Installing POPFile on Mac OS X

popfile_logo.gifSpam sucks the whole day long.

I’ve used many different programs to filter spam out of my inbox, and what I’ve found works the best is a combination of Spam Assassin running on the server, and the open source POPFile running locally. I’m running at around a 99.5% accuracy rate, with zero false positives.

The other great benefit of POPFile is that it doesn’t just filter spam. You can set it up to use Bayesian filtering for all kinds of email. POPFile filters email into “buckets”, and learns what kind of email belongs in what bucket as you train it. I have buckets for personal email, email subscriptions, email from clients, and of course, for spam. POPFile can add a header to the email with the bucket it thinks the email belongs in, or can also add a prefix to the subject line.

You then set up your email client to fetch email through POPFile, and filter on the header, or the subject line. It kicks butt, and is way easier to set up than my rambling explanation would belie.

The new version of POPFile has been greatly changed to now use the BerkeleyDB software to store its information and data in. This means that POPFile is much, much faster than before. This also means that the install process is that much more difficult.

Here, I’ve documented what I did to get POPFile 0.2.0a running on Mac OS X. I’m definitely no Unix or Perl guru, so these instructions should definitely be taken with a big ol’ your mileage may vary. But, after fussing with it for a while, I think I’ve got it figured out.

Drop me a line if these instructions help you get POPFile and the BerkeleyDB installed successfully. I’ll try to help if you have problems, but like I said, I’m no expert.

(This assumes that you have the free Apple Developer Tools installed on your system.

  1. First, we need to install the BerkeleyDB software. Download the latest BerkeleyDB release from SleepyCat Software. It’s free.
  2. Unpack the file:
    tar -zxf db-4.1.25.NC.tar.gz
  3. Change directories into the resulting folder:
    cd db-4.1.25.NC
  4. Change directories into the unix build directory:
    cd build_unix
  5. Run the configuration setup:
  6. Run make:
  7. Now install the bugger. You’ll have to type in your admin password after hitting return:
    sudo make install
    Go and have a coffee now, as this will take a while.
  8. Once it’s finished, and you have a command prompt again, we’ll need to install the module that allows Perl to hook into the BerekelyDB. You can download it from CPAN.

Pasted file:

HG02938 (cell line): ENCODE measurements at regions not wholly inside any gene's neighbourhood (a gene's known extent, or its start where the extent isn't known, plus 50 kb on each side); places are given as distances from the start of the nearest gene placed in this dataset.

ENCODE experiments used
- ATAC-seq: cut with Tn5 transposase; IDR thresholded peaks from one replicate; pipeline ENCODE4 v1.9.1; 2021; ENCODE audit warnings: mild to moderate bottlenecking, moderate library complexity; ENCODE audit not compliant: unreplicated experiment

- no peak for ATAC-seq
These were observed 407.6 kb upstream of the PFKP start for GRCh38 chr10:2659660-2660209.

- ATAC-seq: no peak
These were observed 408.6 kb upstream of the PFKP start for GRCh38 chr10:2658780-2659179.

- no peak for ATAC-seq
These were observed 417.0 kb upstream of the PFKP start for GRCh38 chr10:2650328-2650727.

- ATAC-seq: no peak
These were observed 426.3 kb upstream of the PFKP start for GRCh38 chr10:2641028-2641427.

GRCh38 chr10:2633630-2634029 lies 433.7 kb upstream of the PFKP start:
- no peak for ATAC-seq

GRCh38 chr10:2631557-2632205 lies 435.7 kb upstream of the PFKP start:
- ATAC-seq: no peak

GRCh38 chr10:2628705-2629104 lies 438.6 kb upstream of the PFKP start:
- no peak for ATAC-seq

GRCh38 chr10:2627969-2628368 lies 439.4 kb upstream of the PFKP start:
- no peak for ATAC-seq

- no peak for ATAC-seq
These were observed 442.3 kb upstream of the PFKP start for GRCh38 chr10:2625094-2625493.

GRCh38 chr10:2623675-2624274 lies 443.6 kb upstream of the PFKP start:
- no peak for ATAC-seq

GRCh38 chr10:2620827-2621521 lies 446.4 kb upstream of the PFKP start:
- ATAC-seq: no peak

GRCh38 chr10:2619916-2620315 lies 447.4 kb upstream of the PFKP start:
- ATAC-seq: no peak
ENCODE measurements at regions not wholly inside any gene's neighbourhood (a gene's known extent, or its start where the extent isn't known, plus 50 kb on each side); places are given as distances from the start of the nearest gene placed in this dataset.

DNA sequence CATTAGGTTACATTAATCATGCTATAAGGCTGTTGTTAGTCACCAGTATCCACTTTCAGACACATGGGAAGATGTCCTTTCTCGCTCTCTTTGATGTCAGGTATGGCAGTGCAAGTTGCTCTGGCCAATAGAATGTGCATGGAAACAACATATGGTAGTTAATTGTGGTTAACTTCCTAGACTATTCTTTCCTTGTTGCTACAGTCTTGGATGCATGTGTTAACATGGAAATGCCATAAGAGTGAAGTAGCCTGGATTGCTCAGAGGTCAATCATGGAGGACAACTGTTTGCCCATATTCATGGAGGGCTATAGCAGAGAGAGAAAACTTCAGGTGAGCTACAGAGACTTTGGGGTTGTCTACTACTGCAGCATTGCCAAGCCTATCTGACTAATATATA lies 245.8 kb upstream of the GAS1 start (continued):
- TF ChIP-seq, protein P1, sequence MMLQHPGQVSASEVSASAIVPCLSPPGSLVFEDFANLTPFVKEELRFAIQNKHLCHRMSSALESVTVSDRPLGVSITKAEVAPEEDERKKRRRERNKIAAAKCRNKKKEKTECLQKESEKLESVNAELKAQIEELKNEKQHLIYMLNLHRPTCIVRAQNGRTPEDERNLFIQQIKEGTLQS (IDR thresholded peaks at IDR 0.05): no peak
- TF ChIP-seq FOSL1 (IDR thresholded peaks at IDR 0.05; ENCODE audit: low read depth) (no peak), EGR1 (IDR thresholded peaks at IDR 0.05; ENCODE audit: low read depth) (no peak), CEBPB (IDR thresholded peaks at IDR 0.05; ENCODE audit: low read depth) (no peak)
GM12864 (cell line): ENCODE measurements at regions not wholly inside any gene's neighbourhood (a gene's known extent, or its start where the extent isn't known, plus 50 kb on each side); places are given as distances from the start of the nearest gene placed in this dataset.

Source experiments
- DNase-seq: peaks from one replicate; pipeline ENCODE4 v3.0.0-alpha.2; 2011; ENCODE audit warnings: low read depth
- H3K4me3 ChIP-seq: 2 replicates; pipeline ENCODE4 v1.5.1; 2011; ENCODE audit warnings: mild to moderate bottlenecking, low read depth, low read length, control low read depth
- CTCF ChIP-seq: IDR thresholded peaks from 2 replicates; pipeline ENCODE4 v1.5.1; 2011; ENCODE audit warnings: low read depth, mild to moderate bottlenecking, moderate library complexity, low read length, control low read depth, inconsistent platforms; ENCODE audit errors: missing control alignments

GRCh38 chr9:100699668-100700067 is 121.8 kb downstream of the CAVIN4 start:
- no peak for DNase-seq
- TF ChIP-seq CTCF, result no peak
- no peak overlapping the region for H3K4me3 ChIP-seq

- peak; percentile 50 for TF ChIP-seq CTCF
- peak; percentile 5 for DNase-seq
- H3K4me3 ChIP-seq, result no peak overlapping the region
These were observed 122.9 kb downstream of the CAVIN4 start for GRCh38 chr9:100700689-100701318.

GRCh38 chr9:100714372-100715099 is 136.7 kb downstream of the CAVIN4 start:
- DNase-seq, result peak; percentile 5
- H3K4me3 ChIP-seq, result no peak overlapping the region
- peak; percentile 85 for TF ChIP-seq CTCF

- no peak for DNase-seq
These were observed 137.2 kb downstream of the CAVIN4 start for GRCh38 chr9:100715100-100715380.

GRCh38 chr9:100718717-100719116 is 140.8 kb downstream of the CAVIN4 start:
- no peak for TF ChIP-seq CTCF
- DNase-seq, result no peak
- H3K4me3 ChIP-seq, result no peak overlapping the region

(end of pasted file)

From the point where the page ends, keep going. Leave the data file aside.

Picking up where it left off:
9. Unpack the file, as before:
    tar -zxf BerkeleyDB-0.24.tar.gz
  10. Change directories into the folder:
    cd BerkeleyDB-0.24
  11. Now (and this is the part that screwed me for quite a while), we’ll need to make a change to the file. I used pico to edit it:
  12. Change the following lines:
    INCLUDE = /usr/local/BerkeleyDB/include to INCLUDE = /usr/local/BerkeleyDB<strong>.4.1</strong>/include

    LIB = /usr/local/BerkeleyDB/lib to LIB = /usr/local/BerkeleyDB<strong>.4.1</strong>/lib</blockquote></li> <li>Once you've made these changes, press <code>control + x to exit out of pico, and hit enter to save your changes.
  13. Now we can run the makefile:
    perl Makefile.PL
  14. Run make:
  15. Run the install - you may need to put your admin password in again, but this time the install should be really fast.
    sudo make install
  16. Now, finally, you can install POPFile. Download it from the sourceforge site, and decompress it using Stuffit Expander or some other similar program.
  17. Upgrading from a previous version of POPFile: You’ll have to stop POPFile from running before we move on. Log into the interface (this link should open the POPFile screen) and click the “Shutdown POPFile” link in the top right-hand corner. I also recommend backing up your old install of POPFile before you proceed.
  18. For new POPFile users: All you have to do now is to create a POPFile folder in the top-level Library folder of your hard drive (not the Library folder in your home directory - the global Library folder), and copy the contents of the popfile-0.20.0a Folder into it.

    For POPFile updaters: Copy the contents of the popfile-0.20.0a Folder folder into your existing POPFile folder, allowing it to overwrite existing files. You did do a backup, right?
  19. You now should be able to start up POPFile. The best way to do this is via a startup item, so that POPFile starts when you log into your computer. Download this file, decompress it using Stuffit, and copy the resulting folder into your StartupItems folder located in the global Library folder (located Harddrive > Library > StartupItems)
  20. Open a terminal window again, and change directories into the popfile folder you just moved.
    cd /Library/StartupItems/popfile
  21. Startup POPFile. You need to put your admin password in again.
    sudo ./popfile start
  22. You should see a “popfile started” or something like that. If you a new POPFile user, that’s it! Now you just need to start configuring your buckets. See the POPFile manual for more details on how to do this.
  23. Previous users of POPFile will see a long import process as POPFile moves your existing buckets and corpus files into the BerkeleyDB.

(Edit (Nov. 10, 2003): I’ve created a POPFile skin which makes POPFile look a little bit more OS X friendly. If you’re interested, check out the screenshot and installation instructions.)

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